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Everything posted by klingsor

  1. I always think of Pauline Kael's crack, "No one else can handle the ups and downs of wistful sentiment and corny humor the way Capra can, but if anyone should learn to, kill him." (From memory, could be a word or two off.) I actually think he did okay with it until Mr. Smith Goes to Washington. ("You Can't Take It with You" was a Kaufman and Hart play first, so Capra and Robert Riskin -- his screenwriter, a crucial figure) aren't totally responsible. Some of his very early movies, like The Bitter Tea of General Yen, are really interesting. Thank you so much for the quote. I've heard it before but totally forgot it.
  2. Caught "You Can't Take It with You" (1938) http://www.imdb.com/title/tt0030993/ the other night (actually early AM) and was reminded just how much I dislike Capra. Maybe they're good films but most of 'em make me wanna... nevermind.
  3. Colleen, if you thought Cynthia was too strong as Giselle, you should have seen Martine Van Hamel danced it for one performance with C Tippet in late 70's(or early 80's).Imust add that her 2nd act was beautiful. Clark was such a strong partner that he helped a lot in giving the illusion of lightness. Cynthia did Myrtha a few times. I saw it. A very healthy and sunny Giselle for sure but she was such a beautiful and big dancer. By big I mean she totally filled the music Saw her do Aurora, too. Musically, it was sublime.
  4. Oh, I love Barbra Streisand films. My favourite is Funny Girl. I like On a Clear Day too. Streisand is such a diva that her personality always takes over even though you get the feeling that she doing her best just to act. Last night, I caught part of a tribute to Warren Beatty and Streisand (along with a whole bunch of people from Bill Clinton to John McCain ) paid tribute. Streisand was fake complaining that Beatty hadn't chosen her for Bonnie & Clyde or Shampoo. The mind boggles... My favorite Streisand movie is Nuts (1987) http://www.imdb.com/title/tt0093660/ Thought everyone was wonderful in that movie including actors I generally don''t like (Karl Maulden and James Whitmore). Leslie Nielson was fantastic as the man who raped her.
  5. Nightmare Alley (1947) http://www.imdb.com/title/tt0039661/ I don't know that it's even available on tape or dvd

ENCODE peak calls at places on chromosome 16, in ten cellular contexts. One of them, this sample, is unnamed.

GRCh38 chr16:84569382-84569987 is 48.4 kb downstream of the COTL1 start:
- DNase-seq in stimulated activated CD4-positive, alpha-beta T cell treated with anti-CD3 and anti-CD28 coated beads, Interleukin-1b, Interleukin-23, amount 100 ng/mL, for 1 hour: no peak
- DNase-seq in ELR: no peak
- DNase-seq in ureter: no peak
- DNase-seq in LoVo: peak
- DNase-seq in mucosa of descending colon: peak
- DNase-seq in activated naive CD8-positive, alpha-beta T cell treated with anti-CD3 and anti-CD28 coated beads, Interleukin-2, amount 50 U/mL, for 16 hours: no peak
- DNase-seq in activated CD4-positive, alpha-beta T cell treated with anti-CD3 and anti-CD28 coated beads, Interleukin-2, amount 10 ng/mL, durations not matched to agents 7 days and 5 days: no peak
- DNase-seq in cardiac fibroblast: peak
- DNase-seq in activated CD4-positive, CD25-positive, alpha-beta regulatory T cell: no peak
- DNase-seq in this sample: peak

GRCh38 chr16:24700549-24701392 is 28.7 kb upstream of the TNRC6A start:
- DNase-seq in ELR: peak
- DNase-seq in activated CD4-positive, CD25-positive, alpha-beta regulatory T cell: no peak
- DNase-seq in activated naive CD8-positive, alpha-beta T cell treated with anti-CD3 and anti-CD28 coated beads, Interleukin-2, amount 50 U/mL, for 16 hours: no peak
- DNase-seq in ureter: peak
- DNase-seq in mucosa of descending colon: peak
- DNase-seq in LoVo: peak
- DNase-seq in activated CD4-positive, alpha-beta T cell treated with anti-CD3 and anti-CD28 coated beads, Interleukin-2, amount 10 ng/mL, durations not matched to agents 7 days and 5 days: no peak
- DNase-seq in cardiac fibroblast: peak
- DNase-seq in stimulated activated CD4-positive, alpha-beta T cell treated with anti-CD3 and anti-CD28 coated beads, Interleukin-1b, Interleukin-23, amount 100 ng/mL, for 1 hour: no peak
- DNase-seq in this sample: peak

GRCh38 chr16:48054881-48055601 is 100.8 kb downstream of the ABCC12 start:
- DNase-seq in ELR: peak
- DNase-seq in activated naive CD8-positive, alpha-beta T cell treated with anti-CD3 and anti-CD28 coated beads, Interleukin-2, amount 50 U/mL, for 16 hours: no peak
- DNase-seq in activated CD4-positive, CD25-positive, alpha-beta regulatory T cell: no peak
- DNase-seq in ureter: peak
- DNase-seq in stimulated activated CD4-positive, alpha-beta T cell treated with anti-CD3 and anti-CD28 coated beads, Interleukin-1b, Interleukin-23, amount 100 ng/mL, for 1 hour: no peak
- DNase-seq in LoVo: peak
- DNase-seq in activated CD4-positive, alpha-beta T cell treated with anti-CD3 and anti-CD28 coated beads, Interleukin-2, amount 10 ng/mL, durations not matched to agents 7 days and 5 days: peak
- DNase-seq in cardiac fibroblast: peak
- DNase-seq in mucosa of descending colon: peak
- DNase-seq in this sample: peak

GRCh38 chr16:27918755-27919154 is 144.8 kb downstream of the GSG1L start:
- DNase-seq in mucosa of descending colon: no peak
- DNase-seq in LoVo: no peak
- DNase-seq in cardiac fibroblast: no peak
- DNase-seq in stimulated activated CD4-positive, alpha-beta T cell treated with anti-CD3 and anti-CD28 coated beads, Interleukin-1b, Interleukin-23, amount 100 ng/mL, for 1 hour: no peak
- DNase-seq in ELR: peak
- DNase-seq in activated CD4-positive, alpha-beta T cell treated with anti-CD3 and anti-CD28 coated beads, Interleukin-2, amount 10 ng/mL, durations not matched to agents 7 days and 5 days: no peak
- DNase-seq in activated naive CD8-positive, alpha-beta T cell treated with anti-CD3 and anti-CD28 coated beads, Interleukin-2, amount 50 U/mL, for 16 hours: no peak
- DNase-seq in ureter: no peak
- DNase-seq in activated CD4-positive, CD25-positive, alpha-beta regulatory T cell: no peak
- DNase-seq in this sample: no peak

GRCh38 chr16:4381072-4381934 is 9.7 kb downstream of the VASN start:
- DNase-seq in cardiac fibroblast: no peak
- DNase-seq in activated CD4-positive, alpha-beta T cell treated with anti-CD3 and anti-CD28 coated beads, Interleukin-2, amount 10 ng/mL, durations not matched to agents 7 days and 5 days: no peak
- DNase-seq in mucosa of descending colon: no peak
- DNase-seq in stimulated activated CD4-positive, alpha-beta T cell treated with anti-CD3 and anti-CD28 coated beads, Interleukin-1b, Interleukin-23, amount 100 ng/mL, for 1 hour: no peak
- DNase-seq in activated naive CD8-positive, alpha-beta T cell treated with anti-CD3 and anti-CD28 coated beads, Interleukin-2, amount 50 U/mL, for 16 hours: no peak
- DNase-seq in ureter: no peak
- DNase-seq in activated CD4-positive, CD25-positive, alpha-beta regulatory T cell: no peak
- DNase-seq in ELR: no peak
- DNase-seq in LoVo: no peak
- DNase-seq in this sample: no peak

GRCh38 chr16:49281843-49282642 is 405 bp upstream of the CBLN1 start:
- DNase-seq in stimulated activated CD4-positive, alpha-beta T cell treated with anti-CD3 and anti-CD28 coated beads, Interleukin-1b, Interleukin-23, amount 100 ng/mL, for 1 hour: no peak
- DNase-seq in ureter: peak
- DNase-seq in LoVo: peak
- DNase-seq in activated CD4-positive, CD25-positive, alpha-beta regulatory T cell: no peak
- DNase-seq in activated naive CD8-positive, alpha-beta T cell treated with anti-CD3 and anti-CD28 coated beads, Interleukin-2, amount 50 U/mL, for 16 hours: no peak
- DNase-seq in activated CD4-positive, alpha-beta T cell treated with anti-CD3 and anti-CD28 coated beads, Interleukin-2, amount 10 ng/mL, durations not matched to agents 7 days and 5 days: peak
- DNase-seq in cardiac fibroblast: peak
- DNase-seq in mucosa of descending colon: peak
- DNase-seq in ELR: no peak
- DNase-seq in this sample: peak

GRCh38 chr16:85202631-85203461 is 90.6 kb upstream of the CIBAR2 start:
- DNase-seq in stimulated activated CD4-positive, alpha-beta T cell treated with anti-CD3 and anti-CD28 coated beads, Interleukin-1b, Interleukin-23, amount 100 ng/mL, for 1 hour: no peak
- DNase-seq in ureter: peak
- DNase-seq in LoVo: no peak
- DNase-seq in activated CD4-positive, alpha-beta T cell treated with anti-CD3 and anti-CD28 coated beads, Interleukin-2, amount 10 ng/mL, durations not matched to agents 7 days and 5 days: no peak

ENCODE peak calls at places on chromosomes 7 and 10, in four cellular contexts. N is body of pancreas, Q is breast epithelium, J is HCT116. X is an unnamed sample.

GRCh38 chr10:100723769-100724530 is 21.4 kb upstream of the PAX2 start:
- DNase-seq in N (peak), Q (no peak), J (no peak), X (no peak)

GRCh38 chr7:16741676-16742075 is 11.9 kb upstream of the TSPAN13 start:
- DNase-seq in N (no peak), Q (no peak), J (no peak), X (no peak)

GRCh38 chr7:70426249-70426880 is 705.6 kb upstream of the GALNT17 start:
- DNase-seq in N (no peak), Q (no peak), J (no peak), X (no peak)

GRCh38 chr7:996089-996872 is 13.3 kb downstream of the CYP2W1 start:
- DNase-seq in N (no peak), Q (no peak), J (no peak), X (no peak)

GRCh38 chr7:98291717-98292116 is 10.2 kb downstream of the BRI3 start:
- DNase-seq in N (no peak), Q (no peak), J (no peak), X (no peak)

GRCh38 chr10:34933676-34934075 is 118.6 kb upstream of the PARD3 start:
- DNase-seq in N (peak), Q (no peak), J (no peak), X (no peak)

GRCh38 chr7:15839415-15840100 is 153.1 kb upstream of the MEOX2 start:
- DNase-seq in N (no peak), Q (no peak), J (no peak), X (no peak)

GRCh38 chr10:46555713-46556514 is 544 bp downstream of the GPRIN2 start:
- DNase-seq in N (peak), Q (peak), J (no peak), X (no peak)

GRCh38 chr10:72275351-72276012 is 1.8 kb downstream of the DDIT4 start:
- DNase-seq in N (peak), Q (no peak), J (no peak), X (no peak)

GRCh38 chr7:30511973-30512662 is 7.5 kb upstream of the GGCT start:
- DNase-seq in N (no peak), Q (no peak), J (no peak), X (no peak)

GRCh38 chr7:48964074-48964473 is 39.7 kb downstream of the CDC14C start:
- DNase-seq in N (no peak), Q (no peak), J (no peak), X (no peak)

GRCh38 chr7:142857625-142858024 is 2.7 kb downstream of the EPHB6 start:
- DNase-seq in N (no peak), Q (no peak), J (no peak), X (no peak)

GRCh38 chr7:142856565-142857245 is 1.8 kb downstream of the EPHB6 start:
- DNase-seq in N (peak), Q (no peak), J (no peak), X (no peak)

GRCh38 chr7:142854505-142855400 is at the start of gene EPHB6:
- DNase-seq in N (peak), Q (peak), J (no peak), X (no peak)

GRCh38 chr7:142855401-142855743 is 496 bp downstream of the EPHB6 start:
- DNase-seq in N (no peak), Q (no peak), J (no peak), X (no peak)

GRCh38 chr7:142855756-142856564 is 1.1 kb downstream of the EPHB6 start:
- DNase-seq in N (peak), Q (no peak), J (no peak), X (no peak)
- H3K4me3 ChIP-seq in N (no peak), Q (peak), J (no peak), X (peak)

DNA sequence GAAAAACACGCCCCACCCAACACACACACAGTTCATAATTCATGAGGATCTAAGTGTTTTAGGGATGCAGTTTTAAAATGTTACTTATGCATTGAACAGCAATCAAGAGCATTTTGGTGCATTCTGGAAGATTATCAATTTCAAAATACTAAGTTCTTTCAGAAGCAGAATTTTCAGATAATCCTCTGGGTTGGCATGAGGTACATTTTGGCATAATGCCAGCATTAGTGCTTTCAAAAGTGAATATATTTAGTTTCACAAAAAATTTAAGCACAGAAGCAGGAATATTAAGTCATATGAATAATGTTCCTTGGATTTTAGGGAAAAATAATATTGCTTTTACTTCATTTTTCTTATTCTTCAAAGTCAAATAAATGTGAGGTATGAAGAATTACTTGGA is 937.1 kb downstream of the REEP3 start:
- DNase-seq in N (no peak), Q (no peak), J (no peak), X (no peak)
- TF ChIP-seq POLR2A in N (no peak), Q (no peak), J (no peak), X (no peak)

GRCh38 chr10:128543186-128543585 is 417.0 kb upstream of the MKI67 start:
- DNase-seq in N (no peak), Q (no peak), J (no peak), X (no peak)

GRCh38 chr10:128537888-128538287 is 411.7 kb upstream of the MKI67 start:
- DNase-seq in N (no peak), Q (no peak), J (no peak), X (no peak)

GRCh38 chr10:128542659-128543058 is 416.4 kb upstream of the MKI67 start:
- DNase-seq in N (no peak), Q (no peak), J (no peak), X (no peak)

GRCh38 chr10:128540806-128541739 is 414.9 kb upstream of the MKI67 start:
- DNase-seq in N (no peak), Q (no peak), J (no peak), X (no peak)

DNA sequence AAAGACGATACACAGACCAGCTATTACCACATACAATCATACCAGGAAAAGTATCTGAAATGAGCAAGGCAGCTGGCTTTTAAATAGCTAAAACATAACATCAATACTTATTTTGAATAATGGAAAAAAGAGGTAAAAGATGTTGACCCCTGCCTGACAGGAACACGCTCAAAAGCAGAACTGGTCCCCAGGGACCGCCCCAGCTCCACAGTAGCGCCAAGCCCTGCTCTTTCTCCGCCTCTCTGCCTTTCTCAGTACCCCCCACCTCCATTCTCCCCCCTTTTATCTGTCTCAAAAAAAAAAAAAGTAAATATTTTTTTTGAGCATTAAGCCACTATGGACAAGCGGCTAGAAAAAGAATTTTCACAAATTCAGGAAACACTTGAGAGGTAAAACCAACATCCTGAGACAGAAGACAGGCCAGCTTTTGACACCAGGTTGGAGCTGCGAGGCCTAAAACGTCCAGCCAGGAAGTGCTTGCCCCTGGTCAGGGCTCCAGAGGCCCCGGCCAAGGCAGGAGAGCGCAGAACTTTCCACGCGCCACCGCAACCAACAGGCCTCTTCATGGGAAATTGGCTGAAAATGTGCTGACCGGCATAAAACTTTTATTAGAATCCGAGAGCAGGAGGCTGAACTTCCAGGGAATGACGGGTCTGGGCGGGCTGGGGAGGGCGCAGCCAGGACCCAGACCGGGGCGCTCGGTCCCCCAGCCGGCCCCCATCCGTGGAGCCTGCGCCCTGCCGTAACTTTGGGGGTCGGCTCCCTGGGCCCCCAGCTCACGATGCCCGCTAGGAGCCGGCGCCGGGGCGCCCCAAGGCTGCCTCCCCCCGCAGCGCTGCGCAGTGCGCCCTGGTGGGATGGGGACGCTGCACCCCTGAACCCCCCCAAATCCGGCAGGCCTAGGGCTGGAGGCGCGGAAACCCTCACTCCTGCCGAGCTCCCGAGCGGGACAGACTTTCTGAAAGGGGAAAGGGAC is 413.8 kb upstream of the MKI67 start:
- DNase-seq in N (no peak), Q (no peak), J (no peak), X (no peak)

6. Harvey Keitel in "The Duellists". I thought he was brilliant, though. And I'm not sure Edward G. Robinson was doing his natural accent in The Ten Commandments. Sounded more like his "Little Caesar" accent. Loved it, though.
  7. Thanks for that information. Looking forward to Saturday matinee. Thought Nina was lovely last night. Interesting to see Gomes and Hallberg switch roles from Tuesday night. Gad, I wish they'd do Blair's or Ashton's ACT IV.
  8. It's on 13 High Definition (Time Warner Cable) Saturday April 12th at 3, 8 and 11PM according to the Grid Guide.
  9. Charlott Thyssen http://www.imdb.com/name/nm0862352/ Charlott had a career in film as well.
  10. They may be a little slow in mailing out your subscription tickets, but they make up for it with the speed with which they cash your check or charge your credit card when you renew.
  11. I miss Tharp's "Deuce Coupe II" to The Beach Boys music (with the grafitti artists).
  12. I find most of Balanchine's ballets perfect. Agree with Giannina anout Ashton's "Monotones II". Though I've always felt it was misogynistic, Robbins' "The Cage" is a perfect ballet, in my opinion.
  13. VERRRRRRRRY minor quibble. What happened to the big bear in Petrouchka. Great threatening music for his(or her) entrance and we get "Winnie The Pooh". I remember the bear being 8 feet tall in the 70's.
  14. Quite possibly. I'm embarrassed to admit that the first time I went to NYCB, I thought Farrell and Martins were pretty good in Chaconne, but that it wasn't a very demanding ballet. What a yutz!!!
  15. Agree "sz", but I was disappointed by the tepid response from the audience. Might seem minor, but I think the dancers deserved better.
  16. To satisfy Ms. Khuri's fantasies?
  17. I can't tell you Oscar Ariaz's reason for having three Juliets, but I can tell you how it worked in the dramatic sense. When the child Juliet is introduced to her future husband Paris, a more mature Juliet comes through her bedroom mirror and dances a short pas de duex with him. This more mature Juliet then goes away (through) the mirror and takes over the role for the balcony pas through the death of Tybalt. The third Juliet is the experienced - tragic Juliet, who deals with the emotions of losing her lover when Romeo is banished. She eventually takes her life in dispair. In the crypt scene of the Ariaz verison, Romeo (Kevin MacKenzie) dances with dead Juliet, all three of them. He drags all three of them to her resting place before he too dies, and then all of the other dead bodies in the crypt stand up and strip out of elaborate costumes (keeping their nude unitards on) and dance individual love pas de deux. This R&J was not a hit, though as a performer, I enjoyed it. The Joffrey Ballet eventually aquired Cranko's wonderful version and had great success with it. I remember as the curtain came in on opening night of the Ariaz version, someone in the audience yelled "Bravo Romeo!". Was that you Manhattnik?
  18. Check this thread from 2002: Multiple Personae? - Ballet Talk http://ballettalk.invisionzone.com/index.php?showtopic=5092
  19. Maybe this? Adolphe Adam and the music of Giselle http://www.ballet.co.uk/magazines/yr_05/ma...dam_giselle.htm
  20. Maybe someone knows his name, but I do recall a South American choreographer (Arias?) whose "Romeo and Juliet" was performed by The Joffrey Ballet. There were three Juliets (one for each act). Only one Romeo, but he had to schlep three dead Juliets in the final scene. I tried Googling, but unfortunately "Arias Romeo Juliet" gives me thousands of opera results.
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